Monthly Archives: November 2017
Wednesday 22nd November saw Chancellor of the Exchequer announce his Autumn budget speech to the House of Commons.
The Budget is the Government’s yearly announcement about how it will use nation’s money to fund services such as schools, the NHS, policing, housing and more. Taxpayers provide money for the Government, which then translates into the budget’s funding. Motoring taxes such as VAT, charged at the current rate of 20%, Vehicle Excise Duty (road tax), and fuel duty are some of the types of funding coming from vehicle owners that the budget utilises.
Trust My Garage believes that keeping you in the loop as a vehicle owner is of vital importance, so we’ve created a breakdown on how the changes announced in the budget could affect the UK’s motorists and the future of driving.
After much speculation, fuel duty has remained frozen for another year – meaning drivers of diesel vehicles will not be subject to increased costs for their fuel.
However, vehicle excise duty for diesel cars that do not meet the latest emission standards will rise by one band in April 2018 to crack down on the increasing levels of air pollution – so you could be paying anything from £15 to £500 more a year depending on how polluting your diesel vehicle is. As well as this, existing diesel supplements in company car tax will rise by 1%.
The Chancellor also reassured “white van men, and women” that company taxes on diesel vehicles will not hit them – The changes to company car tax for diesel vehicles are designed for cars only.
As a benefit to motorists, Mr Hammond unveiled extra funding and tax incentives for electric car drivers in order to initiate further take up of electric vehicles (EVs). An extra £100 million is set to go towards helping people buy battery electric cars. The Government has also pledged to make sure all new homes are built with the right cables for electric car charge points.
In addition to the extra investments, electric cars charged at work will not incur benefit in kind, meaning they aren’t subject to taxation as fossil fuel-run vehicles are. This should encourage businesses to install charging points on their premises for employees – making it easier to charge your car at a convenient time.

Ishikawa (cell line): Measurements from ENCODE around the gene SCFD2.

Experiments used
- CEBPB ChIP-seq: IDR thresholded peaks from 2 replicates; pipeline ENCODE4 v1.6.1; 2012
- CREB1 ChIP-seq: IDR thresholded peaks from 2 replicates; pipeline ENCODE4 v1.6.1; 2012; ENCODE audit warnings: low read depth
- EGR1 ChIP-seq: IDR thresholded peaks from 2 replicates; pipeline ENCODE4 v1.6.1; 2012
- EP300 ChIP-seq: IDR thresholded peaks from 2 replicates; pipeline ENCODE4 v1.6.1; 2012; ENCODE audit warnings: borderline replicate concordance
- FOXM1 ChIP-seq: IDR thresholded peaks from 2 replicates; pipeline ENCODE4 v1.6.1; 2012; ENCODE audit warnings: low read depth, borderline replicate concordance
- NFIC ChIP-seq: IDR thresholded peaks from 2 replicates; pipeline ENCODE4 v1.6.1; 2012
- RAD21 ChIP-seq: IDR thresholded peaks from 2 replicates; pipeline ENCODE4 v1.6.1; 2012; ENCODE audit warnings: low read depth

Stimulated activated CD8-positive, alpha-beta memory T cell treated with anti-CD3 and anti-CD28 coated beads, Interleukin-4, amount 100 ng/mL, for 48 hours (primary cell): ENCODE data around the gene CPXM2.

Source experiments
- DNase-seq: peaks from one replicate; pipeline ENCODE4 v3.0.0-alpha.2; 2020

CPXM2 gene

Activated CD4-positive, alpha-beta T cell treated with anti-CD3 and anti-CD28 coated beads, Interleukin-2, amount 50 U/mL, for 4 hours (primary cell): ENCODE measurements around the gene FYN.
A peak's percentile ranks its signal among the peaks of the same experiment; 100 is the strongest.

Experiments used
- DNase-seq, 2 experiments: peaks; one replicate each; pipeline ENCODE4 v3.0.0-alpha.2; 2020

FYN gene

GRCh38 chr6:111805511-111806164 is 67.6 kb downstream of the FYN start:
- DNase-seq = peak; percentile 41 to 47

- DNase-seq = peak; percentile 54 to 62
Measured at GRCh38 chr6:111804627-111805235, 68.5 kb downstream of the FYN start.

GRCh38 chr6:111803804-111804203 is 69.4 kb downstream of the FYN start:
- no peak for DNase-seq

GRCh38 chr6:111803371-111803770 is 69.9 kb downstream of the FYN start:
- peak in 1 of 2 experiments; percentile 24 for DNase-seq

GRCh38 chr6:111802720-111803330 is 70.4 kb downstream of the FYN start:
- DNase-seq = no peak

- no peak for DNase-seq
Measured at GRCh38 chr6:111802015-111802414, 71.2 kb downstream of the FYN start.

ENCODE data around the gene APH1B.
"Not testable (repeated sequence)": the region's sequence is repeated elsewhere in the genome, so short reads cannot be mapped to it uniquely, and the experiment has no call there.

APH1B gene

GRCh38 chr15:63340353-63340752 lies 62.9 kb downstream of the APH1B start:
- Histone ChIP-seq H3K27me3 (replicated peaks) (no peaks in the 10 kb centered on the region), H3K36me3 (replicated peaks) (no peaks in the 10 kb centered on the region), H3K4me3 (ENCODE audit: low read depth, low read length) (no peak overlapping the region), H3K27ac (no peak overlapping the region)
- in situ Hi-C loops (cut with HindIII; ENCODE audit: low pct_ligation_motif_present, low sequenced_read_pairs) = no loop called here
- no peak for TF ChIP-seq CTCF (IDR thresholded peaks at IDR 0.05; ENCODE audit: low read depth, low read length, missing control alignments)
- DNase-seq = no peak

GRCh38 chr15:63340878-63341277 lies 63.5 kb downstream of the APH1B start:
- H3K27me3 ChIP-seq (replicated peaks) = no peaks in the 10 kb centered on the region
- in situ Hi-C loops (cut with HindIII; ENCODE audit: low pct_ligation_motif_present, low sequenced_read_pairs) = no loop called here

The Government is also investing more funding into a cohesive electric vehicle charging infrastructure, once again ensuring you can stay charged up and ready to go no matter where you are if you choose to run an EV.
Thinking even further ahead, the Government has pledged to devote funding to driverless cars, considering them as the ‘next step’ after electric vehicles. The Chancellor announced that the UK will set out rules so that self-driving cars can be tested without a safety operator.
Overall, the latest budget has been of mixed quality for motorists. Fuel duty prices have unexpectedly been frozen again to save you money, and the investment into electric vehicles will make it easier than ever to make the switch to a greener car and reduce air pollution for the next generation. However, the rise in costs for diesel vehicles is still set to affect many thousands of drivers across the UK.
No matter what the budget – be it yours or the UK’s – Trust My Garage is here to help you ensure your car is running at its best! If you’re looking for any kind of service or repair, you can use our handy Find a Garage map to locate your nearest Chartered Trading Standards Institute (CTSI) code of conduct approved member.
For more information about Trust My Garage you can also visit our website at www.TrustMyGarage.co.uk.
Got any thoughts or comments about how the Autumn budget could affect you? Tell us in the comments below!
When it comes to motoring, we at Trust My Garage want to make sure drivers stay as safe as possible on the roads. That’s why we’ve created our ever-growing network of trusted independent garages, to keep your vehicle running in optimum condition and keep you as happy as possible.
However, there are others who wish to ruin your motoring experience by submitting drivers to a variety of scams, which can damage both your vehicle and your bank account – and we don’t think that’s fair to you. In order to help you stay aware of potential dangers, we’ve put together information about some recent scams that have affected unfortunate motorists.
The speeding fine email
As recently as October 2017, scam emails have been circulated to motorists advising them of ‘Notice of Intended Prosecution’ or ‘NIP’ for a speeding offence. These emails have been supposedly sent from the Government or police and can even claim to have ‘photographic evidence’ of the offence, however they are completely false.
The only way legitimate notices of intended prosecution are sent is via Royal Mail to the Driver and Vehicle Licensing Agency (DVLA) registered address, so anyone who receives this email is advised to report it to Action Fraud, the national Fraud & Cyber Crime Reporting Centre, and delete it without clicking any links or attachments.